10-Minute Cancer Test: How It WorksKatie Taylor
What’s the key to beating cancer? You hear it all the time: early detection.
Everyone wants to know as early as possible if they have cancer, but you can’t exactly pee on a stick and watch the color change pink or blue to find out… yet.
A new study, published in the journal Nature Communications, shares that researchers in Australia have done just that—created an easy, accessible, and quick cancer test that actually turns pink or blue. The test takes 10 minutes and has a 90 percent accuracy rate. Such a test could mean earlier detection for a host of different cancer types, especially for people with few resources.
Researchers from the University of Queensland found that cancer forms a unique DNA structure when placed in water. The structure is present in every type of cancer the team has tested: breast, prostate, colorectal, and lymphoma. By determining whether or not that structure is present, doctors can determine if someone has cancer without having to order a biopsy.
Professor Matt Trau, one of the lead researchers, said, “Discovering that cancerous DNA molecules formed entirely different 3D nanostructures from normal circulating DNA was a breakthrough that has enabled an entirely new approach to detect cancer non-invasively in any tissue type including blood.”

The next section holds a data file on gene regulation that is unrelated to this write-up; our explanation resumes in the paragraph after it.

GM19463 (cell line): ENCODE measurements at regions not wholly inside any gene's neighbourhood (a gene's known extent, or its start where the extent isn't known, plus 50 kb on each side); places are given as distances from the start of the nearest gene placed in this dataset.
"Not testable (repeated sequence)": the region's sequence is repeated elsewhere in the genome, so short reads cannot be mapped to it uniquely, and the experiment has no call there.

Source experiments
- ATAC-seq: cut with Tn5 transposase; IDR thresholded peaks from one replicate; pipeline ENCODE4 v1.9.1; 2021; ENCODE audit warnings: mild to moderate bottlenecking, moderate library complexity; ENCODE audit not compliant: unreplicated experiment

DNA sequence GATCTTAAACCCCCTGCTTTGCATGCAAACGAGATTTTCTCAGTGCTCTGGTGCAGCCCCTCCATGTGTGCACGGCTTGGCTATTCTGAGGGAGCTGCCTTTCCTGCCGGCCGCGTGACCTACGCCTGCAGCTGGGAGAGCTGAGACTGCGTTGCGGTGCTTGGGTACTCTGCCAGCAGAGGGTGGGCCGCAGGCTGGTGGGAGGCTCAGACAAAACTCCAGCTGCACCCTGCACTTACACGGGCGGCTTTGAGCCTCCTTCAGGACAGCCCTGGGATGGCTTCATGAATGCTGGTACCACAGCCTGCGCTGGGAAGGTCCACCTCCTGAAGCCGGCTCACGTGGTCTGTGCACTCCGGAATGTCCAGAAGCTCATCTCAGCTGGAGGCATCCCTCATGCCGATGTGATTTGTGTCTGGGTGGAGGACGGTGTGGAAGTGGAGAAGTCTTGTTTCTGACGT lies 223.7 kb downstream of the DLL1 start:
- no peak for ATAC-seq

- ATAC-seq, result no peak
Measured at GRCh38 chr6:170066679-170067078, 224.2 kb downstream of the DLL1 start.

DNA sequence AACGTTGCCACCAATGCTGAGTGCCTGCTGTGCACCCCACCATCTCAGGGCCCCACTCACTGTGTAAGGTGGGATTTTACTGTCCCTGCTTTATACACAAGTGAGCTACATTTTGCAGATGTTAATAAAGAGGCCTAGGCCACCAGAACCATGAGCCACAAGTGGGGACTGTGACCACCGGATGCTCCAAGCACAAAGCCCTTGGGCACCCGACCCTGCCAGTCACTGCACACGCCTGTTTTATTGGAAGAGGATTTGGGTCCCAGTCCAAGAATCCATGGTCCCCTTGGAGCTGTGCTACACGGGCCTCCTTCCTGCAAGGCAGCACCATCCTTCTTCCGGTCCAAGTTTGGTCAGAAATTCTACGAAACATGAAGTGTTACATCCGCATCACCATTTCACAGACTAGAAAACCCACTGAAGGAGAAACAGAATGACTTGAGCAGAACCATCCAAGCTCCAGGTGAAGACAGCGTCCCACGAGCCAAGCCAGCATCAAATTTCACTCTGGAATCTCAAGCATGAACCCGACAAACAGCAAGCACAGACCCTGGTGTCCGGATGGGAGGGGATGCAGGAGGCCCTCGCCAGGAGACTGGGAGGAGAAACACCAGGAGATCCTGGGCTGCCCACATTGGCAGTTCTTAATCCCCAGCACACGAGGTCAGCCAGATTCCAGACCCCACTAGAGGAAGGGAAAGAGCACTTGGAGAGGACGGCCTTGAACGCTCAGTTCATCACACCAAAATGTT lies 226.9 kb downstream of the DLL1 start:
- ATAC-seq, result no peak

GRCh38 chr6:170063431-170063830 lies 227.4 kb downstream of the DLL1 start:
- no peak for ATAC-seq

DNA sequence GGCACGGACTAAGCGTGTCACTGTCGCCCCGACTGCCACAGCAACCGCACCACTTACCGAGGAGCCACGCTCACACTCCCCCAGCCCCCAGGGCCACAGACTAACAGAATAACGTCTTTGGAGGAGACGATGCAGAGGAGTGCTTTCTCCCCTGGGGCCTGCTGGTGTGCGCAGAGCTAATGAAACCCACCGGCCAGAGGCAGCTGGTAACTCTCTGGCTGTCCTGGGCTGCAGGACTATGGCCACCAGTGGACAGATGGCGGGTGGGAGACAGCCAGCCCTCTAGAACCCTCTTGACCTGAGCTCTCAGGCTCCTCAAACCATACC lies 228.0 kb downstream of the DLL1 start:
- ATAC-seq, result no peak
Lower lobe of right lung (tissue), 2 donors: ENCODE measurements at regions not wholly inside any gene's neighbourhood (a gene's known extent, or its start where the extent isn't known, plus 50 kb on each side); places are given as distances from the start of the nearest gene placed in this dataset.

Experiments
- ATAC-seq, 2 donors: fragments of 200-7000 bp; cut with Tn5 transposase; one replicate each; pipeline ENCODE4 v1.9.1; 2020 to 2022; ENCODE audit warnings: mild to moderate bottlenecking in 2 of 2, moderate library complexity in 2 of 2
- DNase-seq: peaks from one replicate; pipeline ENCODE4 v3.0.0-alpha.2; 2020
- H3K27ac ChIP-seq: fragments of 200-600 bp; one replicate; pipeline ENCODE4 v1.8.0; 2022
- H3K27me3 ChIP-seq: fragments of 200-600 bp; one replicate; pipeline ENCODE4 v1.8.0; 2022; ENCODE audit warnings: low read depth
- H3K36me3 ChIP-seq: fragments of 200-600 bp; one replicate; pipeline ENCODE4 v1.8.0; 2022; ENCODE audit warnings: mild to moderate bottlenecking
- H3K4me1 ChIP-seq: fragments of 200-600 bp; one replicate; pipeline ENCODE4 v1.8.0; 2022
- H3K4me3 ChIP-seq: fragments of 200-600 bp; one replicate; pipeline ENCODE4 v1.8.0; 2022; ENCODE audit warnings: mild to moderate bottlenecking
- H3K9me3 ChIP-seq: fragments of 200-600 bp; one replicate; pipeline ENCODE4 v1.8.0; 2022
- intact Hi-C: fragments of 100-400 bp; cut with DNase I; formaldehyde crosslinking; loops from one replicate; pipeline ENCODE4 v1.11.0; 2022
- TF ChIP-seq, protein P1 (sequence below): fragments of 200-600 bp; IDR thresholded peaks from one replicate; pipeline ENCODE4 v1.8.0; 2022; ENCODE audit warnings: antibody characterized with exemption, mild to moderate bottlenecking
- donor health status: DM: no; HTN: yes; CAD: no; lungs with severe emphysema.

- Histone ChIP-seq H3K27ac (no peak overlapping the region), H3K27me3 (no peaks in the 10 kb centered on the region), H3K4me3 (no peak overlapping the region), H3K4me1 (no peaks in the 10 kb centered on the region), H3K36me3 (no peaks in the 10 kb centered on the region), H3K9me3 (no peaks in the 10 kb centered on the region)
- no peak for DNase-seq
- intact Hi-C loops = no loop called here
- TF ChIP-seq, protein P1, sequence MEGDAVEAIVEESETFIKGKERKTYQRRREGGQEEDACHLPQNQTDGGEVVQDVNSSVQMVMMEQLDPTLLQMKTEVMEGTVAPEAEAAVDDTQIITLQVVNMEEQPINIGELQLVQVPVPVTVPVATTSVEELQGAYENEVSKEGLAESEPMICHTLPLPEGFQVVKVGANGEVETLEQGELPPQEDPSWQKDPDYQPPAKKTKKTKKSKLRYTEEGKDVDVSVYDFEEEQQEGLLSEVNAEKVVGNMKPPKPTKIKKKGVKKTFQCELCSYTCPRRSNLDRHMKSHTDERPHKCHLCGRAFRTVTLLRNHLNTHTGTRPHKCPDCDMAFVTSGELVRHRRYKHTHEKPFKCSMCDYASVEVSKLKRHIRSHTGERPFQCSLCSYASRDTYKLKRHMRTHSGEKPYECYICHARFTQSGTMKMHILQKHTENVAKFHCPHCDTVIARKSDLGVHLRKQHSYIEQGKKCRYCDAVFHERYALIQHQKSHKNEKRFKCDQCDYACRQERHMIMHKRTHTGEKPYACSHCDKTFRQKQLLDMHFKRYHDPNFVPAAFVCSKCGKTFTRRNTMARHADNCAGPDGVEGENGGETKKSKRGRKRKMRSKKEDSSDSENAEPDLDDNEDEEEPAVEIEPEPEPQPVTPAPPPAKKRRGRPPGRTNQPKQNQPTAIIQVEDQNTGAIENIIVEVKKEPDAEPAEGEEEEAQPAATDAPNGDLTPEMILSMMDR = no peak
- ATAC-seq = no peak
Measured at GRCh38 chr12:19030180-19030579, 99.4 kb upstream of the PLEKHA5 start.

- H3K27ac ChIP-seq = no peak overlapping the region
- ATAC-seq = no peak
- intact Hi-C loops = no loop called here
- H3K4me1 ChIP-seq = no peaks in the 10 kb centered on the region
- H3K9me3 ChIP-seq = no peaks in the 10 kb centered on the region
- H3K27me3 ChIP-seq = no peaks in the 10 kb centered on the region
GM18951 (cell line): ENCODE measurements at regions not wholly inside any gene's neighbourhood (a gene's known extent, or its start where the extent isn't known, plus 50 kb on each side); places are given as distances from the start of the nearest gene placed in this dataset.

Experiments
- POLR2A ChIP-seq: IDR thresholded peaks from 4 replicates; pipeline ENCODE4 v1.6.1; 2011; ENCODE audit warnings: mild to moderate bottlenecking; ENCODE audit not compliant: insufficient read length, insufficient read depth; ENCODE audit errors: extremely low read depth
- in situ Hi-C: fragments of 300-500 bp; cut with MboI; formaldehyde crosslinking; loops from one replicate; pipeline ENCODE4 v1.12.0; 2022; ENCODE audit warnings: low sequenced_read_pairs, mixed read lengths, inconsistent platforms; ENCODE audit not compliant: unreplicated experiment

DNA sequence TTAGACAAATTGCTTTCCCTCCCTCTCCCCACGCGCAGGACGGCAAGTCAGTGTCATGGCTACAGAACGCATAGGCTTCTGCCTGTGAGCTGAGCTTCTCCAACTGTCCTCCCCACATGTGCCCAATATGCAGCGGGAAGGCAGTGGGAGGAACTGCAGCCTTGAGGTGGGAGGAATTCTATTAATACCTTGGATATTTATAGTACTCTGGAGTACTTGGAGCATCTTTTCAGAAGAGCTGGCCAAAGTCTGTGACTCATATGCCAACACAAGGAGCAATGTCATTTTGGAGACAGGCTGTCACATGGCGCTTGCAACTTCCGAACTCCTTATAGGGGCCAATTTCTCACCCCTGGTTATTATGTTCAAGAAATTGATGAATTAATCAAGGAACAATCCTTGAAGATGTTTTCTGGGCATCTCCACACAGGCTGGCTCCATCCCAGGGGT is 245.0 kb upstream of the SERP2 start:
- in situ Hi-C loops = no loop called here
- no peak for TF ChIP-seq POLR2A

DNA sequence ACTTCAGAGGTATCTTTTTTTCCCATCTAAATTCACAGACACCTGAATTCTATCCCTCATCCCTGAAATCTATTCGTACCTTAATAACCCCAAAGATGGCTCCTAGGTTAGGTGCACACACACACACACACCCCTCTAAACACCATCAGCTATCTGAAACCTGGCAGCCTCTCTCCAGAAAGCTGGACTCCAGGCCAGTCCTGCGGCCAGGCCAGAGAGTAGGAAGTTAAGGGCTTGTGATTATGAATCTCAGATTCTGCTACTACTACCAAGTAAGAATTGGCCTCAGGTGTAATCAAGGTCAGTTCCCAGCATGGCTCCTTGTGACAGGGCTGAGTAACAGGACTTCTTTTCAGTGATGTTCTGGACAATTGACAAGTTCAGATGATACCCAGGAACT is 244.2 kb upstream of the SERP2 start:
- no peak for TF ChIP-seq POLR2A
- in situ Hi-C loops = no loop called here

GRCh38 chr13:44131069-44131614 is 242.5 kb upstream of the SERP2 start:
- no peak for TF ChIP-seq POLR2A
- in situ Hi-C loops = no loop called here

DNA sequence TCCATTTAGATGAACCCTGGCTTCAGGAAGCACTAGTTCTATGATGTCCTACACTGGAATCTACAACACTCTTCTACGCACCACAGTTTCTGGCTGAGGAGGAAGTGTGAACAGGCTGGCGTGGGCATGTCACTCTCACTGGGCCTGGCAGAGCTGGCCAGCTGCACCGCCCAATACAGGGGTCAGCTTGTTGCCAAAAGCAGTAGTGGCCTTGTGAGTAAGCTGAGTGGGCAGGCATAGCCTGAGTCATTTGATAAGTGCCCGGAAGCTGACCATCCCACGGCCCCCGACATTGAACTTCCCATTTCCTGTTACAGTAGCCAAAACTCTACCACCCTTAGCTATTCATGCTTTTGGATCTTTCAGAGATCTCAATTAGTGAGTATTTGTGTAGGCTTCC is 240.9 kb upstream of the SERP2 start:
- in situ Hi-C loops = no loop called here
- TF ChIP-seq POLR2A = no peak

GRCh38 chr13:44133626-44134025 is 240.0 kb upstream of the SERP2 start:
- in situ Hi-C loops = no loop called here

The team hopes that their test will become part of getting a regular checkup.
How it works
For the test, researchers used a water-based solution combined with gold nanoparticles. When DNA is added to the solution, the unique structure that cancer forms in water binds to the gold particles and turns the water pink. If the DNA is not cancerous, the water solution stays blue. It’s as simple as that, and results only take a few minutes to see. So far, researchers have tested over 200 samples of blood and tissue.
The test would be a first step in the diagnosis process as currently it can’t determine the type or degree of cancer someone has.
So far, the test has not been used on humans and will need to go through clinical trials before it becomes available to the general public.
But researchers have big dreams for the test. Not only could it potentially make cancer screening part of a regular medical checkup, but it could someday be used with a smartphone app, meaning it would be well-suited for use in areas with low resources. Eventually the test may also work on bodily fluids other than blood, and it could even help gauge the effectiveness of cancer treatment already in progress.